Pulling back the ivory weighted curtains that hung just beyond the entrance of Das Möbel, I was greeted by a host of familiar sounds: the gentle chiming of metal cutlery; the wheezing breath of an espresso machine already exhausted by mid-morning, and the shuffling of a wooden bar stool rescinded from its place as someone stood to leave. Normally, the notes of many coinciding conversations would join together to form their own sort of chorus, juxtaposed against the rhythms of movement and exchange. Occasionally the sound of playful laughter between two strangers settling into an awkward first date, or the excitement of old friends reconnecting unexpectedly, may catch my attention for a moment, but these voices were different — not aggressive, as many English-speakers would presume of the German tongue, but perceptibly more honest. I couldn’t eavesdrop if I wanted to, but I was fascinated by the poetic unfamiliarity of nearly every uttered word.
I claimed a seat at the only available table, with a window view of sunny Burggasse street and a detailed map of Vienna’s Inner Stadt hanging on the adjacent wall. A waitress approached soon after to request my order. Fumbling over a few too many consonants before eventually catching my breath, I asked for a simple latte and a croissant, in what I thought was the correct progression of vocabulary. But recognizing my amateur attempt at proper German grammar or perhaps the blatant absence of an accent in my voice, she responded in English.
Although a bit dismayed that my first unsolicited attempt at conversing in the language was met with an albeit gracious deferral, it was comforting to once again feel at ease in a place still so foreign. But reflecting back on the encounter, I am in fact not embarrassed by my broken phrases or vocabulary, but rather by my privilege. The reality is that I felt comfortable defaulting back to my first language, while English was indefinitely her second or third.
Although this was only a simple interaction, with no great degree of inherent consequence, the circumstance was enough to give me reason for pause, because the underlying principle exerts itself as true across many domains. Amid a global population of approximately 7.5 billion people, only about 360 million speak English as their first language. Yet, as a recognized official language in 67 countries and 27 other non-sovereign territories, and the unofficial lingua franca in countless other contexts, English dominates our discussions on business, science, literature and diplomacy, carrying with it the false entourage of progress and development. But why is that English draws closer to a situation of linguistic exclusionism, wherein anything disseminated in another language is somehow depreciated before its full value can even truly be grasped? Perhaps because those of us privileged enough to speak the language as our first, allow it to do so.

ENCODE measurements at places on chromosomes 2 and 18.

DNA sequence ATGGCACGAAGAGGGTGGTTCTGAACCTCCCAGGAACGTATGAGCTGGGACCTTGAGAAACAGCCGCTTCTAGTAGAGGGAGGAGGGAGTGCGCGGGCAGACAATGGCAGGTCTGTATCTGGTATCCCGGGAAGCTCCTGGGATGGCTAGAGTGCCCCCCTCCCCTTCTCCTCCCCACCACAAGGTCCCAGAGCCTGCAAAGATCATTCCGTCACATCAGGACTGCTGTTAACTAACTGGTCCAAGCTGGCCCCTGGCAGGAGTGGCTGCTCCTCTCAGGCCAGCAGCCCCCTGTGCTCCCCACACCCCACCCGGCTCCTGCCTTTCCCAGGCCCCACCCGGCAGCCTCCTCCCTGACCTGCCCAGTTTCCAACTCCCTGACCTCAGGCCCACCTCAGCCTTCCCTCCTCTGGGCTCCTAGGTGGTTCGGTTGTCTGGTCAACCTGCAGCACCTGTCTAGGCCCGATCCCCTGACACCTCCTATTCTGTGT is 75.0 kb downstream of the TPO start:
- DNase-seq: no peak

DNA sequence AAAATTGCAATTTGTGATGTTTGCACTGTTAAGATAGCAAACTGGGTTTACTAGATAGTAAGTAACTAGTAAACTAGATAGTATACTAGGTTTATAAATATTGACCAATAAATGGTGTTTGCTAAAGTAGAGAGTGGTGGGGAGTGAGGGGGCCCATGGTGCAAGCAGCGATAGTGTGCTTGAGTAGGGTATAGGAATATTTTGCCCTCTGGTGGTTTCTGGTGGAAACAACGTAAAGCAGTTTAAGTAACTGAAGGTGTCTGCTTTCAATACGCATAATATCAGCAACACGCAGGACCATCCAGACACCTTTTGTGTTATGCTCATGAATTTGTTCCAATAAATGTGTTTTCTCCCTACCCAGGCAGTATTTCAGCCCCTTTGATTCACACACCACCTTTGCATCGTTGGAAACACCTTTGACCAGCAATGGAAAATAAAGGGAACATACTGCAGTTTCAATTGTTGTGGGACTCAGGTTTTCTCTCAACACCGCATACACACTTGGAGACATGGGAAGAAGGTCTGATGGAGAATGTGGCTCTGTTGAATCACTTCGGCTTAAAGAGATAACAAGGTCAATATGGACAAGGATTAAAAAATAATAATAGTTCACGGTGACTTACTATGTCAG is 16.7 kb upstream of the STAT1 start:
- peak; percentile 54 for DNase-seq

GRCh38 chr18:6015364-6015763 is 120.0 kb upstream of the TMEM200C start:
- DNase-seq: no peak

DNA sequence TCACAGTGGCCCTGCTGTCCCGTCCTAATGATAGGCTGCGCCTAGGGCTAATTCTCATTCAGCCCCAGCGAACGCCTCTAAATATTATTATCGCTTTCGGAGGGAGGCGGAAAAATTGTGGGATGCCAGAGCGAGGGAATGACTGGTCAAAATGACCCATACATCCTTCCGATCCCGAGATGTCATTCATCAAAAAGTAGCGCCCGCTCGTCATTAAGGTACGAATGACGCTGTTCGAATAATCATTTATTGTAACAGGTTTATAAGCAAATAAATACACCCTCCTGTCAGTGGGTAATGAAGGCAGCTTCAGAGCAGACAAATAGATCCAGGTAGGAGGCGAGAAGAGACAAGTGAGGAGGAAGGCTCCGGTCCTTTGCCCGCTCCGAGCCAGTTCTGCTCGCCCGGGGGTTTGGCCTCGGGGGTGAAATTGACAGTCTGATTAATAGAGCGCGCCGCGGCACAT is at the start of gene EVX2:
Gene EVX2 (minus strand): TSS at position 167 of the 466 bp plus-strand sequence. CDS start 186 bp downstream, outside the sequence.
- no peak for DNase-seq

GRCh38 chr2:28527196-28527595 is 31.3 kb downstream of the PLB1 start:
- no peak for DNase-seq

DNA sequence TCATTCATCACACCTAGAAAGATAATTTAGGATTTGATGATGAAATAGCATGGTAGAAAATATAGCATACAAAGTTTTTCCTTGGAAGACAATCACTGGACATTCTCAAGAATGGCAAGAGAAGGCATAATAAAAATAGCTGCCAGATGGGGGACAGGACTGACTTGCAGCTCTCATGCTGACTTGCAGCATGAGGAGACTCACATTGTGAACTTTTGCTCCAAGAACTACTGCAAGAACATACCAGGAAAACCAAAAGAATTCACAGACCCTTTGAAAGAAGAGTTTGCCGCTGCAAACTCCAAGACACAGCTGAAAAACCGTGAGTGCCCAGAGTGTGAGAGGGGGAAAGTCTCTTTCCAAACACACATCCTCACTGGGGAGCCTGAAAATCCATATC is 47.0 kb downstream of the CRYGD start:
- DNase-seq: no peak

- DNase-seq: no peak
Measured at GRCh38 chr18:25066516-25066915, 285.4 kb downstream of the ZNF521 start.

For years, classic literature has been one of my favourite genres to read. I have spent many dismal days in early spring sitting in quiet coffee shops, disheartened by the injustice of poverty and prejudgment that looms over characters like Valjean of Les Misérables, or giddy over the awkward, flirtatious nature of the co-protagonist Konstantin Levin in Anna Karenina, as he discovers both unapologetic love and faith. While it would have been highly inconvenient for me to read these celebrated works in their original language — French or Russian, respectively — sometimes I wonder how many nuances in meaning, particularly for literature characterized by so many pleas for contemplation of the world as it stands, are overlooked or altogether lost in translation. Although conveyed through fiction, people have speculated that Levin is in fact a self-depiction, embodied through humble confessions of events from Tolstoy’s own life. The reality is, that there is so much more to words than a story. Sometimes they are full, and sometimes they are broken, with emotion veiled by fragile hope torn at its seams; but words should always be allowed to be honest.
Language is an avenue for self-expression, and English is a loudmouth. As someone who speaks it, I have never felt at real risk for miscommunication, but I have observed the frustrations of language inequality, when the most emotionally poetic and honest language available to someone isn’t the language they are forced to choose. It is experiences like these that have pressured me to acknowledge that even my best intentions for empathy and representation are limited by my privilege, because as much as speech provides the opportunity for expression, understanding determines how much is actually heard.
Nelson Mandela said, that “if you talk to a man in a language he understands, that goes to his head. If you talk to him in his language, that goes to his heart.” Understanding the culture, values and beating heart of any person, requires meeting them where they are. To the best of our ability, that should include letting their voice sing in its most familiar tune.